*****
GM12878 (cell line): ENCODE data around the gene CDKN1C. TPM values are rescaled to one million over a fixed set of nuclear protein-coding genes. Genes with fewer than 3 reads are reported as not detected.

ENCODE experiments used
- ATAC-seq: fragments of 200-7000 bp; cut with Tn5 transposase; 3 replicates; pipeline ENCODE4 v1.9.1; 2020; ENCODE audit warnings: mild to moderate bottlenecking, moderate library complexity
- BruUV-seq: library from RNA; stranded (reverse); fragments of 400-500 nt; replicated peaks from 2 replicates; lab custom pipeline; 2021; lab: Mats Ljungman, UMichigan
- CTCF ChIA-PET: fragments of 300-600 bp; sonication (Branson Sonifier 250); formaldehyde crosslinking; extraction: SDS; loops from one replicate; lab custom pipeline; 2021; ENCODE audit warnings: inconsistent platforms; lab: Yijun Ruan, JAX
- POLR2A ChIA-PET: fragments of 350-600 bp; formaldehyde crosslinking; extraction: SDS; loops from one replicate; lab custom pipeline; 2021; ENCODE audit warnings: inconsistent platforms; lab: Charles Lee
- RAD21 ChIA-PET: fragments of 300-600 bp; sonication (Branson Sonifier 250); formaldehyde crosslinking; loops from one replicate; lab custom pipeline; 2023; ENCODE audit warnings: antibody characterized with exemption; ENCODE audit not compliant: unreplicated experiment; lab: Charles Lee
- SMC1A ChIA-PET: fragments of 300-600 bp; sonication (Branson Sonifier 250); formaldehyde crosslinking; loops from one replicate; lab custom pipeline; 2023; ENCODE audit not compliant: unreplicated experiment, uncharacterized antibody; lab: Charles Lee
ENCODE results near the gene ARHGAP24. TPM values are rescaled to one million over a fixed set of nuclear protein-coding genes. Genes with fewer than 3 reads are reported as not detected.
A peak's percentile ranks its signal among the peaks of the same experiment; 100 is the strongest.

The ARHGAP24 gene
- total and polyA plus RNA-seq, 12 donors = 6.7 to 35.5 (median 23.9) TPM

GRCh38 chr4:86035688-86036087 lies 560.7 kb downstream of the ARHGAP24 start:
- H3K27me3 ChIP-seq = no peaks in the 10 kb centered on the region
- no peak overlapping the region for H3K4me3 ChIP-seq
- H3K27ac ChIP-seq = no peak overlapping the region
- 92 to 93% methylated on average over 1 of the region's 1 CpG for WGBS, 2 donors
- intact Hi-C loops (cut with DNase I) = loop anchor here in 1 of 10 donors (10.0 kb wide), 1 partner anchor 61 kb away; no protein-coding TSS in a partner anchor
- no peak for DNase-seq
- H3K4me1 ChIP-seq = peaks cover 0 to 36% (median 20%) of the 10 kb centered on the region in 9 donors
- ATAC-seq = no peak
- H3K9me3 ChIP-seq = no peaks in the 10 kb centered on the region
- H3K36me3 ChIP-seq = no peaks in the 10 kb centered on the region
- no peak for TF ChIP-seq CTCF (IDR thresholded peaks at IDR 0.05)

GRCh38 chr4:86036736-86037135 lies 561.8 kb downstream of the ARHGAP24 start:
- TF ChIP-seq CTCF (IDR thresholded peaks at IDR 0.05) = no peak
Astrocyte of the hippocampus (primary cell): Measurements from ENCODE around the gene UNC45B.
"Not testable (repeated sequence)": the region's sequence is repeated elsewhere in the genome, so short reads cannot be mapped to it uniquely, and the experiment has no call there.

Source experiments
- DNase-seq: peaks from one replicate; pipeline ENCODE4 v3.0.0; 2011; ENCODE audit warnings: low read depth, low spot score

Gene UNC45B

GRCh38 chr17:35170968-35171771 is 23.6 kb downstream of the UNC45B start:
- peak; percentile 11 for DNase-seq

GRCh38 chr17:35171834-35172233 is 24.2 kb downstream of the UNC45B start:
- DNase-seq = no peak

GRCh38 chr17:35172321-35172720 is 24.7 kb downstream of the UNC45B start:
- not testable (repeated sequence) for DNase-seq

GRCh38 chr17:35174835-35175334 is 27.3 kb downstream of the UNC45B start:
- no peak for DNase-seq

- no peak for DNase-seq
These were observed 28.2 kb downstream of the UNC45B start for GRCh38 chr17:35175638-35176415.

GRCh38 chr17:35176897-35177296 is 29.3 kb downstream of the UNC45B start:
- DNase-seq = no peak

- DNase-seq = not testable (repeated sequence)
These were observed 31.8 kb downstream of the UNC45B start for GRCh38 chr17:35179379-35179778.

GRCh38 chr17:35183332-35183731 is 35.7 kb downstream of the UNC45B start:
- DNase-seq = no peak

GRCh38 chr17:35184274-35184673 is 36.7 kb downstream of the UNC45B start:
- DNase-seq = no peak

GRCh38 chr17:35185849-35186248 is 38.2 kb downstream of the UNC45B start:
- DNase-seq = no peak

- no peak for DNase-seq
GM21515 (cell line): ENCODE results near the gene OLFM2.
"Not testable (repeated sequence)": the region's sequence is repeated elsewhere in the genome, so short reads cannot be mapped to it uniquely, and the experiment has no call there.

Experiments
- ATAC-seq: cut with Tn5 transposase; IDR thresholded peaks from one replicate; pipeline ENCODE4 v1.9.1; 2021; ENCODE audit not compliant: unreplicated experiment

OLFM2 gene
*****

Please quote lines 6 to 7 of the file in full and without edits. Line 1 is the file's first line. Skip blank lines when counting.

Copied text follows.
- POLR2A ChIA-PET: fragments of 350-600 bp; formaldehyde crosslinking; extraction: SDS; loops from one replicate; lab custom pipeline; 2021; ENCODE audit warnings: inconsistent platforms; lab: Charles Lee
- RAD21 ChIA-PET: fragments of 300-600 bp; sonication (Branson Sonifier 250); formaldehyde crosslinking; loops from one replicate; lab custom pipeline; 2023; ENCODE audit warnings: antibody characterized with exemption; ENCODE audit not compliant: unreplicated experiment; lab: Charles Lee